Players must lead the way to ban

Fighting in hockey is a worn-out, dangerous ‘tradition’ and it is time to end it

It was an ugly scene on Tuesday night in Montreal, as George Parros was taken off the ice via stretcher after smacking his face on the ice during a fight with Colton Orr.

Parros, an enforcer for the Habs, fell in mid-swing after Orr, a defenceman for the Maple Leafs, making contact with his chin on the ice and sustaining a concussion.

It was their second tussle of the night.

Hockey is a game of skill and fighting should be eliminated, or at least, penalized more heavily than sitting in a box for five minutes.

Indeed, a few high-profile general managers such as Steve Yzerman (Tampa Bay Lightning), Ray Shero (Pittsburgh Penguins) and Jim Rutherford (Carolina Hurricanes) came forward on Wedensday saying it’s time to eliminate fighting.

Fighting in hockey is nothing more than a spectacle and serves as a cathartic release of emotion that would be better served by actually playing the game.

Players themselves will argue otherwise, and hold on to fighting as a deterrent and a way to mete out pugilistic justice, which is completely understandable.

However, scenes like what happened at the Bell Centre on Tuesday night are a reminder of why it should be banned.

“You never want to see a guy get hurt like that. It’s a scary situation,” Orr said in a post-game interview with the Montreal media.

Intentional or not, Parros did get hurt, and was diagnosed with a concussion.

Concussions have moved to the front of injury-related concerns in professional sports, especially in the NFL, which recently settled a $765 million lawsuit with 4,500 former players over concussion-related issues.

Sidney Crosby, arguably one of the best players currently in the NHL, struggled with concussion-like symptoms after a hit to the head, missing the end of the 2011 season and sitting out for most of the 2012 campaign.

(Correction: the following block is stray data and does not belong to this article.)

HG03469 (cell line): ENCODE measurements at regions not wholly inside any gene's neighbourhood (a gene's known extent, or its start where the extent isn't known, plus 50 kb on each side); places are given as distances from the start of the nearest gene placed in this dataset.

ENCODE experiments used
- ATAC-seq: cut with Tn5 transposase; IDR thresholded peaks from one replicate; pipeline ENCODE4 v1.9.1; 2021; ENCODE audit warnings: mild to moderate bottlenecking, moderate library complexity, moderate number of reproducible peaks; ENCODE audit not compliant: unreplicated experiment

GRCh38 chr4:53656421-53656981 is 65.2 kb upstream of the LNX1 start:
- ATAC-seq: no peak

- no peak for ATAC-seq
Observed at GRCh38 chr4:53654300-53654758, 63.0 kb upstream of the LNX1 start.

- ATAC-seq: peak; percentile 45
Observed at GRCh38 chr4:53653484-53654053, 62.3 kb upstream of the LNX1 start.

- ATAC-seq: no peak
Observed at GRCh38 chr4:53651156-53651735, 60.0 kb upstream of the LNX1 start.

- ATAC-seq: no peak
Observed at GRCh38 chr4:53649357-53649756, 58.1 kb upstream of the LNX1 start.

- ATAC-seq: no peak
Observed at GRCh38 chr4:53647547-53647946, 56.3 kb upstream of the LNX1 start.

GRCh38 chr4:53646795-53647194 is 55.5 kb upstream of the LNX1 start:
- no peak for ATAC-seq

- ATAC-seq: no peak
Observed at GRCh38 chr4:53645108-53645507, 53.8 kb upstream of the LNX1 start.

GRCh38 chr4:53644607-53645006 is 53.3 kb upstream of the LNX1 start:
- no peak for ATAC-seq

The risk of sustaining a concussion or serious injury from one singular fight is relatively rare. It wasn’t a fist that injured Parros, it was his head colliding with the ice when he fell down.

However, like with the NFL, it’s the repeated head trauma over time that exacerbates the damage and makes it more severe.

It’s easy for people to be armchair critics about the role of fighting in hockey, but ultimately, the players will be the ones deciding whether or not to go at it during a game.

The rules can ban fighting, but that won’t stop someone from dropping the gloves when a teammate gets a dirty hit from behind into the boards with no penalty called.

At the local level, the KIJHL has tightened up the rules on fighting. Like seasons past, offenders get a five-minute major and game misconduct. However, the league is tracking repeat offenders, and suspensions will follow — three fights is one game, four fights is two games, five fights is three games, and sixth fights is an indefinite suspension.

Also, both the offending player and team coach will be ejected after a team’s second fight in one game.

At the professional level, the role of the enforcer has diminished, but it’s still there. After Edmonton Oilers forward Sam Gagner broke his jaw while on the receiving end of a slash by Zack Kassian of the Vancouver Canucks, the former team went out and acquired Steve MacIntyre to add some physical intimidation to the roster.

It’s going to take a lot to stop fighting cold-turkey in hockey without some pushback from those who still see it as a necessary part of the game, but a ban will hopefully cut down on the incidences like what we saw in Montreal.

But even if an outright ban isn’t appealing to the players, maybe the league can look at using punishment for fighting as a deterrent to eliminate it from the game.

Trevor Crawley is Sports Editor at the Cranbrook Daily Townsman

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